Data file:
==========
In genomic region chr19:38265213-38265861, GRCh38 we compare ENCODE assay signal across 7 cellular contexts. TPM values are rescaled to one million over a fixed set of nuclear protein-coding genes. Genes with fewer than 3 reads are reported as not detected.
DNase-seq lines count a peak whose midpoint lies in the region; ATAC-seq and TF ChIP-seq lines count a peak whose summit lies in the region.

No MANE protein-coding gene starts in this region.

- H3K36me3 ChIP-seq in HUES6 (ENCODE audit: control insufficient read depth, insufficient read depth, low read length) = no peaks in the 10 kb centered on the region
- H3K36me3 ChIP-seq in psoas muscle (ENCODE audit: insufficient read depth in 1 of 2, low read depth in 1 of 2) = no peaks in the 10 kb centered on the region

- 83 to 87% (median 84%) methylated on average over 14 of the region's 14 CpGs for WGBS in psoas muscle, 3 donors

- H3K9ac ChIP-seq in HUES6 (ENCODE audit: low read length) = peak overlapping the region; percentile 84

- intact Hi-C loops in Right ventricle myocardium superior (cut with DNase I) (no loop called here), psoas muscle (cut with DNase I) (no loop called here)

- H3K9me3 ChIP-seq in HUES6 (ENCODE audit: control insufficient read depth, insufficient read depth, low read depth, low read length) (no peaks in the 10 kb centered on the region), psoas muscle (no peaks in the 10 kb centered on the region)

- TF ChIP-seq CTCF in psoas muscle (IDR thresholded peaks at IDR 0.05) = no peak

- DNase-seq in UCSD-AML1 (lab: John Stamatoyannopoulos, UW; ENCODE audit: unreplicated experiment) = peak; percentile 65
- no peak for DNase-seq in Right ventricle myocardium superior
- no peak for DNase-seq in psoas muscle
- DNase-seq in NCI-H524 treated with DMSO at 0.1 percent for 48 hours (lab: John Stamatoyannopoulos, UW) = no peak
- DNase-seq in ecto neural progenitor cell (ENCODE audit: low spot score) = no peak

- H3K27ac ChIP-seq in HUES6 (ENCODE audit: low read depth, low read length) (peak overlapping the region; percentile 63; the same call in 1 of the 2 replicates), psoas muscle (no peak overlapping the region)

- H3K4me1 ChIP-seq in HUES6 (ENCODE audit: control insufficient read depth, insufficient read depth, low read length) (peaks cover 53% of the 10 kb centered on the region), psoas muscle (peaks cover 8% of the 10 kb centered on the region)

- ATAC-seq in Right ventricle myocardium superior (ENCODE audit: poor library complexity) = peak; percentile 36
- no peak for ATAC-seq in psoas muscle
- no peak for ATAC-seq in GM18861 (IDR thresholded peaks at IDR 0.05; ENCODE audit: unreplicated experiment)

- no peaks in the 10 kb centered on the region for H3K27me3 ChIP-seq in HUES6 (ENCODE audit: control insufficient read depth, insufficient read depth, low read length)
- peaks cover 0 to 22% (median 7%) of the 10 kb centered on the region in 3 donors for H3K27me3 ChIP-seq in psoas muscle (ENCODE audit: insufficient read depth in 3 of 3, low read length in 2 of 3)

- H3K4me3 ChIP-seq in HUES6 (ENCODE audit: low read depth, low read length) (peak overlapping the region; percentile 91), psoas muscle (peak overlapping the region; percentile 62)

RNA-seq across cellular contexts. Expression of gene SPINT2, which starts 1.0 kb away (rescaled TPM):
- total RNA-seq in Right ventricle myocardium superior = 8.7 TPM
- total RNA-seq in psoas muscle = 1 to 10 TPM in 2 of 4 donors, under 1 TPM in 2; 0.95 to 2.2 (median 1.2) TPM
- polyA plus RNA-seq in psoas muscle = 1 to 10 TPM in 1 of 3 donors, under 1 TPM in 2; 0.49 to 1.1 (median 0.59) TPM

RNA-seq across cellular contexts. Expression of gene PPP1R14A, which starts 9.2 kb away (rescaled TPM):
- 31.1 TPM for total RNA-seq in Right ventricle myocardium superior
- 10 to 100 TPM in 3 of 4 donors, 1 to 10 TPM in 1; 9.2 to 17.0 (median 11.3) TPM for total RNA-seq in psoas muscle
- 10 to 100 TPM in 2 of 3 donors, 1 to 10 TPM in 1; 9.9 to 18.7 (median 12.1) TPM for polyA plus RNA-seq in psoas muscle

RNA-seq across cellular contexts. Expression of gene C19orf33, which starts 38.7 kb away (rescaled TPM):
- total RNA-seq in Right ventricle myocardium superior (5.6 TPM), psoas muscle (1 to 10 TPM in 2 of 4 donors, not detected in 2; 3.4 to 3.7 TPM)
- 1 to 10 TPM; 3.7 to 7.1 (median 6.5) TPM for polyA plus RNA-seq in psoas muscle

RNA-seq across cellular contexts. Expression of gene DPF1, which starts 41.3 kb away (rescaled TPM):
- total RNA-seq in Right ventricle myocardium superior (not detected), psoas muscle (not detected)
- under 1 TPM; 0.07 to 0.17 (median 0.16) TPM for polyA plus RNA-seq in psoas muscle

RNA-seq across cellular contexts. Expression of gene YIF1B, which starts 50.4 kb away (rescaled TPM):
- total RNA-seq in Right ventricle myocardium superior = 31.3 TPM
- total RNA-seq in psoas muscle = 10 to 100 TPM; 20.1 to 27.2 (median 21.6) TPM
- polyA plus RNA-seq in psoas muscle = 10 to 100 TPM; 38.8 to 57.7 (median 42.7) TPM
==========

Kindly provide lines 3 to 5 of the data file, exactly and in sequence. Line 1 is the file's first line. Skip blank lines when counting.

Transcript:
No MANE protein-coding gene starts in this region.

- H3K36me3 ChIP-seq in HUES6 (ENCODE audit: control insufficient read depth, insufficient read depth, low read length) = no peaks in the 10 kb centered on the region
- H3K36me3 ChIP-seq in psoas muscle (ENCODE audit: insufficient read depth in 1 of 2, low read depth in 1 of 2) = no peaks in the 10 kb centered on the region